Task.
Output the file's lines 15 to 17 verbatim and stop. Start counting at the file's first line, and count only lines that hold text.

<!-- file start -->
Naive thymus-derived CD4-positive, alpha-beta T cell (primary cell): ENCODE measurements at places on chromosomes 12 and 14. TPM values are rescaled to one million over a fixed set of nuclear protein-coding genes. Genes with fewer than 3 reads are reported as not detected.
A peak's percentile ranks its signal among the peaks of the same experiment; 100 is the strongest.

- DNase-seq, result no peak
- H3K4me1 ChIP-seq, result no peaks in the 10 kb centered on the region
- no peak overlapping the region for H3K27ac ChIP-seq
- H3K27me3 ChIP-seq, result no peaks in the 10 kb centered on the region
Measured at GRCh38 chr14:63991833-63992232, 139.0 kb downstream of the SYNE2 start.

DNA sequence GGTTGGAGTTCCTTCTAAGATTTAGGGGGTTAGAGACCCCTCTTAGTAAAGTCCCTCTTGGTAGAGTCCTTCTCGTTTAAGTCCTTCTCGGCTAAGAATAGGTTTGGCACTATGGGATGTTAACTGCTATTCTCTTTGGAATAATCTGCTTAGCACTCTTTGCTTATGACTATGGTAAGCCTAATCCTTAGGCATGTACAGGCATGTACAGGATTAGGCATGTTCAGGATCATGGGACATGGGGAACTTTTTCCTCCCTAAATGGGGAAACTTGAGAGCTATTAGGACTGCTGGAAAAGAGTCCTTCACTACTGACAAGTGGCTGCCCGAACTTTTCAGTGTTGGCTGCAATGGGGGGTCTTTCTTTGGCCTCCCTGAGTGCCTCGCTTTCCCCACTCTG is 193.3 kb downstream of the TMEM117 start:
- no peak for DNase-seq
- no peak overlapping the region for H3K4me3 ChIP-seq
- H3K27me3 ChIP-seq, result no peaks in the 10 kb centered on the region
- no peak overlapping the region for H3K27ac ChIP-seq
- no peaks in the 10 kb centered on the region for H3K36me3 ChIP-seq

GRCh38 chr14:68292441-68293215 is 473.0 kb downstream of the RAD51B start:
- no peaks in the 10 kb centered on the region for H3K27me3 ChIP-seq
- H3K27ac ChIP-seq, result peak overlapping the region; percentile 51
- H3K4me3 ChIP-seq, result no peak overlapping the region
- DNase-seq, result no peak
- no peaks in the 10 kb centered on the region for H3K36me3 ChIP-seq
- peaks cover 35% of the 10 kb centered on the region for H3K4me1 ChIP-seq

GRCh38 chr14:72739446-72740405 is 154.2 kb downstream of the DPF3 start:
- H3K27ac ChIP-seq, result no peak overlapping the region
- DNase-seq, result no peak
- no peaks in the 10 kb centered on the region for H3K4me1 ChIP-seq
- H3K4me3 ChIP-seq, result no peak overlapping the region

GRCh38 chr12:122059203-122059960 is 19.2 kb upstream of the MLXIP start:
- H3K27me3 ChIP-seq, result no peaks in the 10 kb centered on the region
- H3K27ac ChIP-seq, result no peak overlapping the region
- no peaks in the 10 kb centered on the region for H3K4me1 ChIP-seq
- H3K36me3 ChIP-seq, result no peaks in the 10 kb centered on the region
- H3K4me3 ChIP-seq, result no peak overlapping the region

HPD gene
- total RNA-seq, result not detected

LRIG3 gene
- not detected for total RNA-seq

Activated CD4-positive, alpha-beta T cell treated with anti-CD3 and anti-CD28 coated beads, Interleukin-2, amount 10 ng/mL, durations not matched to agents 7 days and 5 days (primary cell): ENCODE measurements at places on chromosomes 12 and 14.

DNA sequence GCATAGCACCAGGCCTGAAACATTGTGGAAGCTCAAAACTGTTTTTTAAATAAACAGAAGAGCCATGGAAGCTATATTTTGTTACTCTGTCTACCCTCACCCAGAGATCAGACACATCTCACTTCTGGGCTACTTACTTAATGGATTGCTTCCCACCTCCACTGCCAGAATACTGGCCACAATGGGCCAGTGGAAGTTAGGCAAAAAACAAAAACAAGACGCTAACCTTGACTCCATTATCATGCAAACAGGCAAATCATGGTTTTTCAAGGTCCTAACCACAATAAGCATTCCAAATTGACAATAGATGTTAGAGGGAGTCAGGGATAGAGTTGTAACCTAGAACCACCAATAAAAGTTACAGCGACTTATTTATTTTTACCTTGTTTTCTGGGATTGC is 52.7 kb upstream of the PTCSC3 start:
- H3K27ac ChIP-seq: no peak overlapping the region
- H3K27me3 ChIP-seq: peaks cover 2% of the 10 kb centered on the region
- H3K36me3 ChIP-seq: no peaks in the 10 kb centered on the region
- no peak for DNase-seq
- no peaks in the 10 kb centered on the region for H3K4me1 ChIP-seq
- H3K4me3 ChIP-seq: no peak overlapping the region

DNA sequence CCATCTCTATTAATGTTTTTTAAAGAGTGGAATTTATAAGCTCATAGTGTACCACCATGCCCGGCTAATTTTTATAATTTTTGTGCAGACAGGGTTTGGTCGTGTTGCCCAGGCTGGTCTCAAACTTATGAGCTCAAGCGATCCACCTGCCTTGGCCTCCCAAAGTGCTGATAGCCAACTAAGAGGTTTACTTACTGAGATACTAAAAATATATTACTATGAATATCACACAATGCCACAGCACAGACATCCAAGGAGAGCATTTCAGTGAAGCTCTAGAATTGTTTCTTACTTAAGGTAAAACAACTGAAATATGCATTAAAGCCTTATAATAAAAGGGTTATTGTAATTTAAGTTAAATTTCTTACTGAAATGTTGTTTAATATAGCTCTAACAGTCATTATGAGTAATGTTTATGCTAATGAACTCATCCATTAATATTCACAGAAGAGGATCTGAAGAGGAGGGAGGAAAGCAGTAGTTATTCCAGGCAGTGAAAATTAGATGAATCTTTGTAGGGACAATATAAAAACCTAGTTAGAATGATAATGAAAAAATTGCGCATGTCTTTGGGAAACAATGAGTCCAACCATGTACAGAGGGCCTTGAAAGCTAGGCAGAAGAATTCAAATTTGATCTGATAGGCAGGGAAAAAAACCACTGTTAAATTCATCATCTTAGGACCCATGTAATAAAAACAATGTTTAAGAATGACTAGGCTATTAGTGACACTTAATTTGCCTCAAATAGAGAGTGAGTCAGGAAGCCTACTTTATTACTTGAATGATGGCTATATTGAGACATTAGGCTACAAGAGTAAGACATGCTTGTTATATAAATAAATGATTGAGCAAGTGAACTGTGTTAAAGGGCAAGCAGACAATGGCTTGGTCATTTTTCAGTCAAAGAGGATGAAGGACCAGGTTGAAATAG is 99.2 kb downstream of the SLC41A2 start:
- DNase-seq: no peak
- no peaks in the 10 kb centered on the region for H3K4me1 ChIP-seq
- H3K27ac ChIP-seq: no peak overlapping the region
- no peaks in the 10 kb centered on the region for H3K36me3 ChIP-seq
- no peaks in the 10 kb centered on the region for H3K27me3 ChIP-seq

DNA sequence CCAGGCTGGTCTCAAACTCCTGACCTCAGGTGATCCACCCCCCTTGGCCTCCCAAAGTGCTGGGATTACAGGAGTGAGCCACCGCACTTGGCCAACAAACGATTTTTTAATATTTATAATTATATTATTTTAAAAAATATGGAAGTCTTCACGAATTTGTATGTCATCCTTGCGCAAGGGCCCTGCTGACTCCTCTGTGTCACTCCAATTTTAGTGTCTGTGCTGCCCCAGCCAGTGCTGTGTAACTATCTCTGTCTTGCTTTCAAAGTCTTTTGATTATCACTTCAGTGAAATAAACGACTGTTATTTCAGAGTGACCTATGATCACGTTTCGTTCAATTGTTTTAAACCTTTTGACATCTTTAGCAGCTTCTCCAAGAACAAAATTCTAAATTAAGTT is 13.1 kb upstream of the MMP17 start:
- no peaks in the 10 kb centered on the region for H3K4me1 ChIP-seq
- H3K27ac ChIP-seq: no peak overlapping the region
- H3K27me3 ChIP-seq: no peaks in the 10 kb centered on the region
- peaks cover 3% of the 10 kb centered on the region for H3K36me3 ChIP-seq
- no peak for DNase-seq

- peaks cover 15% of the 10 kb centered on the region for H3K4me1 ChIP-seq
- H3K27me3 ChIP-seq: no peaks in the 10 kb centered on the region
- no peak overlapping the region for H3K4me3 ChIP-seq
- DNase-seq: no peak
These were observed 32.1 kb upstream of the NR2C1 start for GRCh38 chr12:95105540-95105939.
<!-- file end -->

- no peaks in the 10 kb centered on the region for H3K27me3 ChIP-seq
- H3K27ac ChIP-seq, result peak overlapping the region; percentile 51
- H3K4me3 ChIP-seq, result no peak overlapping the region